Multi-tries vs partial statelessness



In another post it was highlighted that two ideas (namely multi-tries and partial statelessness) share similarities beyond both reducing witness sizes in the context of stateless clients. I will quickly recap the two ideas, and then show that multi-tries are actually better than partial statelessness in every respect I can think of.

  • Multi-tries: Instead of using a single state trie, use 2^n tries thereby partitioning the account space according to n-bit account prefixes.
  • Partial statelessness: Instead of storing just the state trie root, store the first n levels (aka the “top layer”).

Both ideas allow to reduce witnesses by n * 256 bits. However, below are reasons why multi-tries are better than partial statelessness:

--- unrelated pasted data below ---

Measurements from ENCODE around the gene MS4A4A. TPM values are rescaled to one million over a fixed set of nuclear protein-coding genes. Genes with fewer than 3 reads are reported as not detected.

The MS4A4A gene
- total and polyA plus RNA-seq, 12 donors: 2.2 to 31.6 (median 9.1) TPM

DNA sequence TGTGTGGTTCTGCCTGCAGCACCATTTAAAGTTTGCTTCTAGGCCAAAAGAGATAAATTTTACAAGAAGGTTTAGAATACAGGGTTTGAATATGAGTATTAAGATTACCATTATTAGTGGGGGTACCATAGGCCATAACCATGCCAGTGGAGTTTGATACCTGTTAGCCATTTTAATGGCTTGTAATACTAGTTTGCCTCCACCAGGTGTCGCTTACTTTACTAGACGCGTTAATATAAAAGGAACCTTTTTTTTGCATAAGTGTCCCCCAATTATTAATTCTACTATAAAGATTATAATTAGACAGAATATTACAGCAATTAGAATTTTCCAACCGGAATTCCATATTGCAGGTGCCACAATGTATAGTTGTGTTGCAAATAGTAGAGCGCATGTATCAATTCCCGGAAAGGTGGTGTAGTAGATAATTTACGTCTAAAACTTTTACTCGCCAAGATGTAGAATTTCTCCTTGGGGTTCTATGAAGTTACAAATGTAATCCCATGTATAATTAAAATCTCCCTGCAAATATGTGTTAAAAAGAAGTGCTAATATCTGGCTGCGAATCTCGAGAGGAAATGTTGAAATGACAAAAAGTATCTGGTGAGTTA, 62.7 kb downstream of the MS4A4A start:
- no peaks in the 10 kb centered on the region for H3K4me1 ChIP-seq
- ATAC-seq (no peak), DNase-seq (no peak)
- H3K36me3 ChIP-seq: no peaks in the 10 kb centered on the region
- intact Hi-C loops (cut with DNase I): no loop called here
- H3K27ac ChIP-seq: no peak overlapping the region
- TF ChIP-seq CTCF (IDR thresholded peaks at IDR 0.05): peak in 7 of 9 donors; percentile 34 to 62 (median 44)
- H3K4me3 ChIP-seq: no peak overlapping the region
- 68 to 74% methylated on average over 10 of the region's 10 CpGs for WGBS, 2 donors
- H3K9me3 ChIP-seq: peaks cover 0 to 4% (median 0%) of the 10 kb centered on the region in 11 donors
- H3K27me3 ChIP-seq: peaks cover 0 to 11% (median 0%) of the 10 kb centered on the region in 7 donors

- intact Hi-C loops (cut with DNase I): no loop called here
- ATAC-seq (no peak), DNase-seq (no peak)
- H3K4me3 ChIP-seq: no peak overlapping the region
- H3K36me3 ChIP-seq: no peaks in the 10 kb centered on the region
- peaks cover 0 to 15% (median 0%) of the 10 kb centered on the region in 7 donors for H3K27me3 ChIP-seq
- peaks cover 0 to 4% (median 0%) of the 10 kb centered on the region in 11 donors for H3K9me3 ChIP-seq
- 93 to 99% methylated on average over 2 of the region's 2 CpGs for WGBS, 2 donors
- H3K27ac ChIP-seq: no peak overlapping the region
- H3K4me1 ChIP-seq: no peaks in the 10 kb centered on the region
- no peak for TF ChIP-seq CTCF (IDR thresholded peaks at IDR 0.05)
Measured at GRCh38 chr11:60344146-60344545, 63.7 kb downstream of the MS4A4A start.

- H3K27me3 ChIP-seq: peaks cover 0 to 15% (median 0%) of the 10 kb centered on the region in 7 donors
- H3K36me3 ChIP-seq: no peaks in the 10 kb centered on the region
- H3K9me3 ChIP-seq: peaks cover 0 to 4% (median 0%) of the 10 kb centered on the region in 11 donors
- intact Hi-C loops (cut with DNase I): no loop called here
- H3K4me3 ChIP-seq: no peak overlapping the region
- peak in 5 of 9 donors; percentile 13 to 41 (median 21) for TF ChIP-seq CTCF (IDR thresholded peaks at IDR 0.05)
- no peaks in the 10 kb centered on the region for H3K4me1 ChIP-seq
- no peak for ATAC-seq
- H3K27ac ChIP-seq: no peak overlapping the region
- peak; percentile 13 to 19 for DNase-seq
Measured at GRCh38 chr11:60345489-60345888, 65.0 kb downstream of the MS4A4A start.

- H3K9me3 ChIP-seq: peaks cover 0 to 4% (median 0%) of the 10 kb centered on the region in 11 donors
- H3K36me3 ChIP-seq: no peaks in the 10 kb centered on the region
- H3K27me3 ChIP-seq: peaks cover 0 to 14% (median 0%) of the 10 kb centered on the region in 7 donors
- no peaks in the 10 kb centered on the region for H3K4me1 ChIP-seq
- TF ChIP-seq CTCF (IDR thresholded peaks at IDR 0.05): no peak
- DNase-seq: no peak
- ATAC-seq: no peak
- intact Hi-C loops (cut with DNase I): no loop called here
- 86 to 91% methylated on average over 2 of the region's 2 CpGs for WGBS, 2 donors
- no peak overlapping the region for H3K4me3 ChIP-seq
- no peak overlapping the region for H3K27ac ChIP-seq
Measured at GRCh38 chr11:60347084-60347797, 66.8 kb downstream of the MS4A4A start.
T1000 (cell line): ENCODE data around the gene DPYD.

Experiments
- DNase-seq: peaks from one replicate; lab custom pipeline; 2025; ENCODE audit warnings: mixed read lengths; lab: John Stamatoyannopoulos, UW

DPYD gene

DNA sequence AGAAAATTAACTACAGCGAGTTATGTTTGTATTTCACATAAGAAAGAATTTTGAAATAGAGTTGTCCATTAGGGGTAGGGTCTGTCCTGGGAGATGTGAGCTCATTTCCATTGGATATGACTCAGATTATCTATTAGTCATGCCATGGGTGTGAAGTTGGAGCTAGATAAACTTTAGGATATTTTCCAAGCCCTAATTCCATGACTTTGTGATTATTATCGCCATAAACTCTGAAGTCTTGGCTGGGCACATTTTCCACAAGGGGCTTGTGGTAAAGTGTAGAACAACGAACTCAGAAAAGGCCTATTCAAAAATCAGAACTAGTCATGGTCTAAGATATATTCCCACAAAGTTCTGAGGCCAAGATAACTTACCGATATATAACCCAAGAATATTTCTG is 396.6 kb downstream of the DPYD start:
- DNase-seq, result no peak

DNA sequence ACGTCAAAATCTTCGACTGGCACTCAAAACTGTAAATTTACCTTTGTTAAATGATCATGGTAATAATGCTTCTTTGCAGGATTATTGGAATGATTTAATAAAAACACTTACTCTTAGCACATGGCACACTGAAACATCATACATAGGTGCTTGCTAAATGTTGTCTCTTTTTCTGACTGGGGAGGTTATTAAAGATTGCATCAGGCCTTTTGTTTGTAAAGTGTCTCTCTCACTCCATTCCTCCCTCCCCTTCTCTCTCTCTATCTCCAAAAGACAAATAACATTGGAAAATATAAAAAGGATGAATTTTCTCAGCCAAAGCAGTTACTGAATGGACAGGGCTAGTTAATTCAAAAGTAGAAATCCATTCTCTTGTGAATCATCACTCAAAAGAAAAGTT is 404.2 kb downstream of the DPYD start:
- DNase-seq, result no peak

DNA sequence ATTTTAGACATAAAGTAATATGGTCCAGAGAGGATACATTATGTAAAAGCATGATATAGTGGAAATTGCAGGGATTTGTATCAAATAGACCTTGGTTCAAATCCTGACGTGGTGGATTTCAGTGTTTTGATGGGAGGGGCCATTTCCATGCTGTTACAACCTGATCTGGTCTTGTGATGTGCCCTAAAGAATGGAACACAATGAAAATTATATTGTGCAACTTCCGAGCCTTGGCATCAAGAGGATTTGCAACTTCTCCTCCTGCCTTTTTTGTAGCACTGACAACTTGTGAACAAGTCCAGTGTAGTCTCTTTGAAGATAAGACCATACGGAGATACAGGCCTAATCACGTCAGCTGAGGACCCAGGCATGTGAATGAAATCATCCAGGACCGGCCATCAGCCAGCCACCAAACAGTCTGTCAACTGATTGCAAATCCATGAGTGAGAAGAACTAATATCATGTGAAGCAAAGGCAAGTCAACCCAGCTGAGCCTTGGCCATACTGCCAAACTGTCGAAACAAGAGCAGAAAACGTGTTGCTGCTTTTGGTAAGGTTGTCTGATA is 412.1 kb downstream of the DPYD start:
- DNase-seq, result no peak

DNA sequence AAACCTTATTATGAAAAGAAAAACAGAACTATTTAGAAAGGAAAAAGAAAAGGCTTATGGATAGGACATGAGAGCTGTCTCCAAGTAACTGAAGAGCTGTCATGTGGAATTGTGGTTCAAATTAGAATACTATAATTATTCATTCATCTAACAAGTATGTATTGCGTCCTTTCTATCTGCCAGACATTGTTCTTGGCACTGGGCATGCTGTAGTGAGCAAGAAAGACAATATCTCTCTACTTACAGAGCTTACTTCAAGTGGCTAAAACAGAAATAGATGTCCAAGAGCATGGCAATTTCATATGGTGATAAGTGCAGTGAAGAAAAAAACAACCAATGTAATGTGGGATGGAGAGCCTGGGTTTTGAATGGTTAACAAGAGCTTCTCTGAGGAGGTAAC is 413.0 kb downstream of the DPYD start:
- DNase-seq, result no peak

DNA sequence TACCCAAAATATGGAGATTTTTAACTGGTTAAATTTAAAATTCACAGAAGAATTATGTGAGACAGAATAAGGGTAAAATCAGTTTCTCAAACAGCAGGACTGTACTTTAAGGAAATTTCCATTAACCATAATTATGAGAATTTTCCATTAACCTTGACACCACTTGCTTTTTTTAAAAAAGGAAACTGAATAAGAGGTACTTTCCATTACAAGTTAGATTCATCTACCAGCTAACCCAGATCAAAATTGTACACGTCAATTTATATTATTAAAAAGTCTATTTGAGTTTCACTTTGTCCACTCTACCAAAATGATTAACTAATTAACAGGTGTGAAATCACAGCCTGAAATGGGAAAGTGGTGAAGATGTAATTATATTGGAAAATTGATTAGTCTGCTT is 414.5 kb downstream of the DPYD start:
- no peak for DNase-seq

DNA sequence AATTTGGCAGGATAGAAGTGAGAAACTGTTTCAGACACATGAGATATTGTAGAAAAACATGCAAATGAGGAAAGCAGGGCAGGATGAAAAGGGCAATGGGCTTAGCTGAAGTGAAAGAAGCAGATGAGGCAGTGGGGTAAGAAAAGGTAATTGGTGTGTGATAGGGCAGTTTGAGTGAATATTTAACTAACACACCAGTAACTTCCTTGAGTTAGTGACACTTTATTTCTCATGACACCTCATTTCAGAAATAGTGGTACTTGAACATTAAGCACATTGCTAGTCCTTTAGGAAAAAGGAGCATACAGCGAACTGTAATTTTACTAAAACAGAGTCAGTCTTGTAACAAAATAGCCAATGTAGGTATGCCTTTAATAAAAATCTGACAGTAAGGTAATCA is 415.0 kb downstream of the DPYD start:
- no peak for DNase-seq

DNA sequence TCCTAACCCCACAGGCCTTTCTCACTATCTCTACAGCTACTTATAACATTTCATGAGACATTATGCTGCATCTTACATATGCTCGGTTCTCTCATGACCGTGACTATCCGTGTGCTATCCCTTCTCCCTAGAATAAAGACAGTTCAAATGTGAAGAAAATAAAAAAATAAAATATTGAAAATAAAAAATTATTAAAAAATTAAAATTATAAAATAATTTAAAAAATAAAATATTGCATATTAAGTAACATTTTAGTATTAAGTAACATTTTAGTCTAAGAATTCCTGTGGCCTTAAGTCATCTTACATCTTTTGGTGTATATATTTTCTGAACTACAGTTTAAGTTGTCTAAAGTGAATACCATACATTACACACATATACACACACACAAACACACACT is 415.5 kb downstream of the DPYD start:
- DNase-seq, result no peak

1. Implementation complexity: Multi-tries feel easier to implement than partial statelessness because a multi-trie is simply multiple instantiations of a plain trie, whereas partial statelessness requires distinguishing the top layer from the bottom layer and requires extra logic to handle the different cases.
  2. Parallelism: Multi-tries allow for highly parallel trie updates, whereas partial statelessness has a sequential bottleneck (the single trie root is a sequential bottleneck).
  3. Storage: Multi-tries require n * 256 bits of storage, whereas partial statelessness requires up to (2n - 1) * 256 bits of storage.
  4. Future-proofness: It is possible to implement partial statelessness optimisations on top of multi-tries, but not the other way round.

TLDR: Multi-tries FTW :slight_smile:

Are there any ideas that's potentially more useful than implementing sharding?
Future-compatibility for sharding

This is technically not true; there is an algorithm that can do k updates to an n-sized trie in time k * log(n / k) which is parallelizable once you get past the top log(k) branches.